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Informing the user if a newly chosen password is fast and easy to type

IP.com Disclosure Number: IPCOM000234685D
Publication Date: 2014-Jan-28
Document File: 5 page(s) / 72K

Publishing Venue

The IP.com Prior Art Database


Disclosed is a technique to indicate whether a newly chosen password is easy to type, easy to remember, and fast to type, on the basis of certain factors. This article covers: 1) A technique that indicates to the user whether the newly selected password is easy and fast to type, based on the keyboard pattern of laptops, smartphones, tablets, and other input devices. 2) A technique that indicates to the user whether the password is desirable in many senses - namely, that it's strong, easy to remember, and easy to type. 3) A technique that suggests variations to a user selected password to make it more desirable as per the characteristics specified in #2 above

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This is the abbreviated version, containing approximately 40% of the total text.

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Informing the user if a newly chosen password is fast and easy to type


When choosing a new password with current systems, a user may choose a password that is strong and secure, but at the same time compromise on the ease of typing it, and therefore the speed.

Current method

There exist password mechanisms where one chooses a new password and the system indicates whether the password is strong or weak as shown in Figure 1 and 2 below. But the user does not get to know how complex the password is in terms of typing and remembering.

Figure 1 (courtesy Gmail)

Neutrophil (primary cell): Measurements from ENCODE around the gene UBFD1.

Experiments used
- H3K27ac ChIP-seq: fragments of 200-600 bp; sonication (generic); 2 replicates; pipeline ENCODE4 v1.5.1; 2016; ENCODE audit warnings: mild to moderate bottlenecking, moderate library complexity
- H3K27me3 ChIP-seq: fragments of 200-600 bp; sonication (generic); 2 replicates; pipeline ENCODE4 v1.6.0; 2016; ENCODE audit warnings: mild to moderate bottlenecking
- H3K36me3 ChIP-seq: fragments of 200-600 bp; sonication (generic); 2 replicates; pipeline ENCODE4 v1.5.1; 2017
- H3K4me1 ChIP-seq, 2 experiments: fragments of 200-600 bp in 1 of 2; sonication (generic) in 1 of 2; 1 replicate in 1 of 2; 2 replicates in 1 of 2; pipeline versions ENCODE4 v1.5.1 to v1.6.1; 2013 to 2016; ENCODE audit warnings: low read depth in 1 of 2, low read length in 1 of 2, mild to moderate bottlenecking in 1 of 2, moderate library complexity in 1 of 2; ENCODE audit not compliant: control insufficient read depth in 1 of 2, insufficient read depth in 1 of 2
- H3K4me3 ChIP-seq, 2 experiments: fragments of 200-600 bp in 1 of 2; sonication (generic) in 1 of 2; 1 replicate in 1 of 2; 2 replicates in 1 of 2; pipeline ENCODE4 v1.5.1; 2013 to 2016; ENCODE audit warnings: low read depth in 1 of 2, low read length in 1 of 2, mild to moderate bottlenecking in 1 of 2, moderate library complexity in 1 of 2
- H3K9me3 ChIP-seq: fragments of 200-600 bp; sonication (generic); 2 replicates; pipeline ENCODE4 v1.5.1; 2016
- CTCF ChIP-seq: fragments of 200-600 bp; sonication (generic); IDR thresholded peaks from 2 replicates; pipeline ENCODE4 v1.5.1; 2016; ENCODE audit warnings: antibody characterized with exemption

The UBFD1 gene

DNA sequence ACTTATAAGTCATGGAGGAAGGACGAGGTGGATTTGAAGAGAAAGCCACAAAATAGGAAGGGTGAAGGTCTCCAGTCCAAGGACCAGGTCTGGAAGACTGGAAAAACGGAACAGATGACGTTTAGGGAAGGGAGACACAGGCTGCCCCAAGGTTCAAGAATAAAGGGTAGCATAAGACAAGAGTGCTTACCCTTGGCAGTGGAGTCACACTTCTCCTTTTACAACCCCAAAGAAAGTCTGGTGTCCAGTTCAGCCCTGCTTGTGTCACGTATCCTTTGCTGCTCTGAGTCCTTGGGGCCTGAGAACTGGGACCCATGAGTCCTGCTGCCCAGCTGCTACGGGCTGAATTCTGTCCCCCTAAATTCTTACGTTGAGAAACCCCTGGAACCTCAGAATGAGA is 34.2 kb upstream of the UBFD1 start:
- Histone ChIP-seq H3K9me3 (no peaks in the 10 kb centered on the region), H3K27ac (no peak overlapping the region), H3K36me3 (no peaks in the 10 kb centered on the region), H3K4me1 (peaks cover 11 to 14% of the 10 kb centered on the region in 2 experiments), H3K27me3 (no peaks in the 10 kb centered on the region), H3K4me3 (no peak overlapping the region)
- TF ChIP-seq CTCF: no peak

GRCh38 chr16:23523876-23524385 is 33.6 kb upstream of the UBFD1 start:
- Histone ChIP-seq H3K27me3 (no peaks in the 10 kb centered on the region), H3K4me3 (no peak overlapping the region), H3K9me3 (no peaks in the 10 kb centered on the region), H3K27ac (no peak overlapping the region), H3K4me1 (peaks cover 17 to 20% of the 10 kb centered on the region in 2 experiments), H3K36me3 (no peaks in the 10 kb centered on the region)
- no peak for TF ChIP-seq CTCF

Figure 2 (courtesy Gmail)

Drawbacks of the existing solution

As the existing mechanism only indicates whether the new password is strong, and not whether its easy or fast to type based on the keyboard layout, it has the following drawbacks:

The password can often be too complex, requiring some effort to type



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The user might end up mistyping it too often The chances of a shoulder surfer watching what the user types might increase, because of the user's slow typing speed


Based on the device from where the user is entering a password, the system will calculate the possible speed at which it can be typed, and compare it against passwords of similar length to provide an indication of relative speed. It will also suggest the relative speed at which it could be typed on other devices.

For example, adjacent letters in the password that are on opposite ends of the keyboard can be typed by different hands, and hence can be typed faster than adjacent letters which belong to the same side. Also, letters than form common sequences in the language (for example, "the" in English) can be typed much faster than uncommon sequences.

In addition to the above, the system will also indicate whether the password is strong enough in the traditional sense, and also whether it is easy to remember. As an example, passphrases, which are passwords that consist of multiple words, are both easy to remember and strong.

The system can suggest better passwords which are easier to type, and easier to remember too. Also, the user may want to try out an altogether different password to get a better score on all the three parameters.

Implementation Steps

User enters a new password in the new password text box the speed and text will be



User enters a new password in the re-type new password text box the speed and


text will be recorded

The following statistics will be calculated:


The comparative typing speed of the password in the two password fields


The number of characters


The ideal speed that the password should be typed at


The user's average speed


The presence of easy words


The keyboard pattern of the device being used



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Other than the above, one can consider if the user had to do any corrections in the new and retyped password fields, possibly due to a very long password or due to difficult, unusual words. This wo...